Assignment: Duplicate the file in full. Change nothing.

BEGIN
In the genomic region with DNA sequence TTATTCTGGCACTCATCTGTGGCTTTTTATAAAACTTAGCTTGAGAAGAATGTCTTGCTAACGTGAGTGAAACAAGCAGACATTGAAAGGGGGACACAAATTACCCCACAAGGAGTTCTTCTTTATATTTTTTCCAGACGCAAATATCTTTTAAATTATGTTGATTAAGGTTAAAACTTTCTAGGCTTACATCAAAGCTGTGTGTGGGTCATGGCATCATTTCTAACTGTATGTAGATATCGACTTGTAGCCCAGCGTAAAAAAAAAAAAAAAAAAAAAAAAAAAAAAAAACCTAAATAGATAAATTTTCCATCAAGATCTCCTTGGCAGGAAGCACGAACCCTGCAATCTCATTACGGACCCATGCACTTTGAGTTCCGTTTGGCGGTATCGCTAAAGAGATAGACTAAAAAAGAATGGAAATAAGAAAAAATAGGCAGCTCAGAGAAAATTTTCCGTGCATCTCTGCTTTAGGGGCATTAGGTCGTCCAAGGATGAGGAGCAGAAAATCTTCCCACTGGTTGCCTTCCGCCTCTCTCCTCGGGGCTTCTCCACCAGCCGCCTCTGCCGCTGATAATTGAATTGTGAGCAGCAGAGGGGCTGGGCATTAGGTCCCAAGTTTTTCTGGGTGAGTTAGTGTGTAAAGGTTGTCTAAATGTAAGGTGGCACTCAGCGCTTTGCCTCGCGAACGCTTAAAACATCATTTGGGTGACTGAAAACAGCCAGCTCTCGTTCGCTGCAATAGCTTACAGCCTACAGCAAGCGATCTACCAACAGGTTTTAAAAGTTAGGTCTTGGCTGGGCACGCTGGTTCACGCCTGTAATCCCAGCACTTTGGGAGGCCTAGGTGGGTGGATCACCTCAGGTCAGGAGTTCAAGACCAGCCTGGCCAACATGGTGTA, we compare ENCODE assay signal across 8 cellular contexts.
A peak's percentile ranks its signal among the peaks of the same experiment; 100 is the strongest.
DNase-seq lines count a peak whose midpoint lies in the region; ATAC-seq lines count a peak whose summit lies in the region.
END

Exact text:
In the genomic region with DNA sequence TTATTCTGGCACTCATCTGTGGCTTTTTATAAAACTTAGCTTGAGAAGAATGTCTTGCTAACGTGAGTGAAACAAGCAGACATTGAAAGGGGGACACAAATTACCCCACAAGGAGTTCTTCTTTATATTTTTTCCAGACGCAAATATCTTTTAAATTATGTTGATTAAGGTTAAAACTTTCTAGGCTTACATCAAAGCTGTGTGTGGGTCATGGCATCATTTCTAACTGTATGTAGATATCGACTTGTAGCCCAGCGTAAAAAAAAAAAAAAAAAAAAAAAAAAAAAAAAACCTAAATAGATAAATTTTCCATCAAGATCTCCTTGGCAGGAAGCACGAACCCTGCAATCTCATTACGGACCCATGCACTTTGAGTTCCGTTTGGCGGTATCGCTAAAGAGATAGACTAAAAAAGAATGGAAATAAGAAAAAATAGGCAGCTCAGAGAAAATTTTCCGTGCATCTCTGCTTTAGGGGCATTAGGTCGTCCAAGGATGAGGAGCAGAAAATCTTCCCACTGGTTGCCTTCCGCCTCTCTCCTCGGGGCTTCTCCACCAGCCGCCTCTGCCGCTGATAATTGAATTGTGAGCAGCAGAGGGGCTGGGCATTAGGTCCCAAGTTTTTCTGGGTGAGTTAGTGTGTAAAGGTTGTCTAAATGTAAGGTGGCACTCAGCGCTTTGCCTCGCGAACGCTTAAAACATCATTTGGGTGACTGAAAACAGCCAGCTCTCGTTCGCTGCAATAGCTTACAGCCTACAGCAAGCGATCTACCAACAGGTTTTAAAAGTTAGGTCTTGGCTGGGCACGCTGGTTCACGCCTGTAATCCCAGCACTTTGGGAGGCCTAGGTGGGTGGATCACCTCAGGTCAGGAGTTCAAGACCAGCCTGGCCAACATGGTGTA, we compare ENCODE assay signal across 8 cellular contexts.
A peak's percentile ranks its signal among the peaks of the same experiment; 100 is the strongest.
DNase-seq lines count a peak whose midpoint lies in the region; ATAC-seq lines count a peak whose summit lies in the region.